This tiny town is haunted by a tragedy from the last major intersection of the U.S. military and border security. Esequiel Hernandez, an 18-year-old...

REDFORD, Texas — This tiny town is haunted by a tragedy from the last major intersection of the U.S. military and border security.

Esequiel Hernandez, an 18-year-old goat herder and U.S. citizen, was shot to death by a Marine on a covert anti-drug mission on May 20, 1997. Then-Texas Gov. George W. Bush sent condolences to the family, and the kind of armed military border patrols that led to the teenager’s death ended abruptly.

Now president, Bush in May offered a broad proposal to toughen border security. As part of it, he authorized 6,000 National Guard troops through 2008 to free up Border Patrol agents to do more field work. A Senate bill, meanwhile, has called for the hiring of 14,000 agents, more than double today’s force.

Hundreds of Texas Guard troops have supported the Border Patrol since 1989 and still do, officials said. Among the Guard’s tasks: detection and monitoring, medical aid, engineering support, vehicle maintenance, barrier construction and road building.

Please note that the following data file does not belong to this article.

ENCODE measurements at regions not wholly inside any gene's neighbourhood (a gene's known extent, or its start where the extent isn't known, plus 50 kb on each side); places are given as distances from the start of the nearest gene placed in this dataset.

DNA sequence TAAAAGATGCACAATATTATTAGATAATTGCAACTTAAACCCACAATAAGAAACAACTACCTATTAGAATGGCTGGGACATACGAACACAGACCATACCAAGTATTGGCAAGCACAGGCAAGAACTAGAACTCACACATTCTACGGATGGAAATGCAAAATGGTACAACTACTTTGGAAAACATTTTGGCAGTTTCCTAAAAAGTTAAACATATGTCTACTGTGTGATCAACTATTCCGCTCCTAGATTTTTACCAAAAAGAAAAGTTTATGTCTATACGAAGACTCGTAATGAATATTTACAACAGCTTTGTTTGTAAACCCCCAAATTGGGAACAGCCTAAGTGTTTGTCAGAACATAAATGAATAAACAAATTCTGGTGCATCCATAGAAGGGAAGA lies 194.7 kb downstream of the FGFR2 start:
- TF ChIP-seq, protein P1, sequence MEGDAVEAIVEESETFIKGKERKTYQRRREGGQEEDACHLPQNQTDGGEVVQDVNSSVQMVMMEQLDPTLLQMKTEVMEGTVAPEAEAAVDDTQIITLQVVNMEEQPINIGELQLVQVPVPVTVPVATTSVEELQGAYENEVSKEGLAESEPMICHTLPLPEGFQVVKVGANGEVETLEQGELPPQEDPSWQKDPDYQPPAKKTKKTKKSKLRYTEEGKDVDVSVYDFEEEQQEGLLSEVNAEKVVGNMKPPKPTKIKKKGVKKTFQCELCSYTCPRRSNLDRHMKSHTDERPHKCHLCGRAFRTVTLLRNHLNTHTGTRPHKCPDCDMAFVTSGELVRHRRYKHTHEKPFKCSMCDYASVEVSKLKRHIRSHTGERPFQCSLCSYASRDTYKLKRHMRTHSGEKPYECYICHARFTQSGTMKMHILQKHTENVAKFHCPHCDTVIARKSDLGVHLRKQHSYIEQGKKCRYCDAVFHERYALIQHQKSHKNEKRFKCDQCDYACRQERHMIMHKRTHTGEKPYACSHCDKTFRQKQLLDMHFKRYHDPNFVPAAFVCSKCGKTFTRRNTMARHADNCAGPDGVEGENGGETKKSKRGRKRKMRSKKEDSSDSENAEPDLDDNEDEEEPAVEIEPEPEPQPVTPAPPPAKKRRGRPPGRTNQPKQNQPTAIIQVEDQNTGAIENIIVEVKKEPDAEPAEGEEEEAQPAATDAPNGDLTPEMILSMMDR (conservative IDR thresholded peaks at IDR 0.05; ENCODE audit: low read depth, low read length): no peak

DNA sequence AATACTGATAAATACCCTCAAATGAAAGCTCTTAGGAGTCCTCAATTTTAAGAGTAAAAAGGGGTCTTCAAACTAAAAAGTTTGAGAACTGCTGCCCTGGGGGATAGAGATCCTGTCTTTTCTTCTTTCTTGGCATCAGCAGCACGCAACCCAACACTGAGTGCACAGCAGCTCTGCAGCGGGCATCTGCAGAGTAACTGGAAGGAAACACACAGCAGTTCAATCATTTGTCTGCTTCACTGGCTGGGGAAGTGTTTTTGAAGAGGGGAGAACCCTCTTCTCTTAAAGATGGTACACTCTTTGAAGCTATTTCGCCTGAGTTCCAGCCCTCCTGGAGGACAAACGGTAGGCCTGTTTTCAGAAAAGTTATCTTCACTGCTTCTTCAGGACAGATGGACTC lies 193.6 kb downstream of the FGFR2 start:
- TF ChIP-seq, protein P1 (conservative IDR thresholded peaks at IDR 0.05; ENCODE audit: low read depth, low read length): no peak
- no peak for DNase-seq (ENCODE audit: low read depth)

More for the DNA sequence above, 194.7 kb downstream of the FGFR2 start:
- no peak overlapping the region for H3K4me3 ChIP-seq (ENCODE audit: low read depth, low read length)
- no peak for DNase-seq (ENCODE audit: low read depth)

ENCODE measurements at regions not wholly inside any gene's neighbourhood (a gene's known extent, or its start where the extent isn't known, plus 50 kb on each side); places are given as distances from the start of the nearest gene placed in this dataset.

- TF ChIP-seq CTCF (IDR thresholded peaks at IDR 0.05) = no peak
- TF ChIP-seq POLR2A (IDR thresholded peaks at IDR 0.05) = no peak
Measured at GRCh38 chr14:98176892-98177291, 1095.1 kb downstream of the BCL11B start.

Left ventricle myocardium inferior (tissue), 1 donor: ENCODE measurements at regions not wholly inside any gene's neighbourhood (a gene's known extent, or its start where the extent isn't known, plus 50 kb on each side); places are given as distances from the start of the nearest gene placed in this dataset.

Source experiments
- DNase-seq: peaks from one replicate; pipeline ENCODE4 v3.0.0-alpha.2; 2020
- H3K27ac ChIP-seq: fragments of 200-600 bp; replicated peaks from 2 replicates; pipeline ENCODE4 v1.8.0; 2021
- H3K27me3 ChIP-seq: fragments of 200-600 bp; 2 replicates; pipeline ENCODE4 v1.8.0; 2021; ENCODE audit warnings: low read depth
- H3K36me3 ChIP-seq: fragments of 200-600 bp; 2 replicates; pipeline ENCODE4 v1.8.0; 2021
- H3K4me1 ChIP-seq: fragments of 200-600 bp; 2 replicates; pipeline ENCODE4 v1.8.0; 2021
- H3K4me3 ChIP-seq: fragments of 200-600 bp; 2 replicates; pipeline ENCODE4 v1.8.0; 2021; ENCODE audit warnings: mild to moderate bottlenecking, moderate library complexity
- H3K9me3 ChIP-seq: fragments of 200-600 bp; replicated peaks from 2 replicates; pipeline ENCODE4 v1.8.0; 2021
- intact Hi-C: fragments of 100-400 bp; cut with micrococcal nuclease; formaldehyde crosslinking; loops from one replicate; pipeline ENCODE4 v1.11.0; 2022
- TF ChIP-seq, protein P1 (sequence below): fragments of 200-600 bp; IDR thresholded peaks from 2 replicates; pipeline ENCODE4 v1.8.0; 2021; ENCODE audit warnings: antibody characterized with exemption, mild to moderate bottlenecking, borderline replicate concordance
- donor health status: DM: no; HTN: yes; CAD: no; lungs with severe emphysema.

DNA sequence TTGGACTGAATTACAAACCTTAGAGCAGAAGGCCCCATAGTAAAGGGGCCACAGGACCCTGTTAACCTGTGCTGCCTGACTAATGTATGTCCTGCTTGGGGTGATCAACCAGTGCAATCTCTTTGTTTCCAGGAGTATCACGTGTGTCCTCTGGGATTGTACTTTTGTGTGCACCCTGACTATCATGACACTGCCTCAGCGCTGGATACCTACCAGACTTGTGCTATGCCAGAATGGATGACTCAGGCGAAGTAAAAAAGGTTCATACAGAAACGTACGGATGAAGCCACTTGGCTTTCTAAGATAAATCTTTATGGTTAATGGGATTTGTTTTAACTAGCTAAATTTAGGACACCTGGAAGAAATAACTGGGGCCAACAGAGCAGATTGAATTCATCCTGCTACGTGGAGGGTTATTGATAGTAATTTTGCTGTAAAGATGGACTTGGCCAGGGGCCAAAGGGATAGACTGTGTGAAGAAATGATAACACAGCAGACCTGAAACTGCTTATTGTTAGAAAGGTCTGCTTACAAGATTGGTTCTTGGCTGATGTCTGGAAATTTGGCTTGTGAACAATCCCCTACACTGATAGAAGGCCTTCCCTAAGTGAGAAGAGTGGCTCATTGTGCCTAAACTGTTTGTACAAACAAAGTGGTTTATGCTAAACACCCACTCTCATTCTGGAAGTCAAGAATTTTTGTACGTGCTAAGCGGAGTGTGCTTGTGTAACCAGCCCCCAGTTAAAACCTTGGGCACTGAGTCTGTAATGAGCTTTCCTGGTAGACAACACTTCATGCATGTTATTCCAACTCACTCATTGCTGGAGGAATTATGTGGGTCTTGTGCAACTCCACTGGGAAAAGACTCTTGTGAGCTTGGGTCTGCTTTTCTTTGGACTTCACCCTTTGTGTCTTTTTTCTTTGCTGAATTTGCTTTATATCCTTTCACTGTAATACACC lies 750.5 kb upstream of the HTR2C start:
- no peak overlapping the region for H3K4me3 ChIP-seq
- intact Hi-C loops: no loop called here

But in this desolate, poverty-stricken slice of border, memories from the Hernandez shooting remain fresh and the specter of military presence sparks fear and distrust.

A small, wrought-iron monument marks the spot where Hernandez died.

“In this poor place with this poor history is where Marines come and kill an American citizen,” said businessman Enrique Madrid, 58. “It’s where they want to militarize the border. It’s where they want to put walls in.”

Exactly what happened in this dusty town nine years ago continues to be the subject of controversy and mystery. It inspired the recent Tommy Lee Jones film “The Three Burials of Melquiades Estrada.”

The Marines said Hernandez shot first, firing a .22-caliber rifle at four heavily camouflaged servicemen. A corporal returned fire with a single shot from an M-16, they said.

A 1998 report by Rep. Lamar Smith, R-Texas, uncovered “serious doubts” about that version, concluding that stonewalling from agencies created the “disquieting impression that justice has not been done in this case, and may never be done.”

The Hernandez family settled a lawsuit for $1.9 million; the government did not acknowledge wrongdoing.

Details on the Senate bill were provided

by The Washington Post.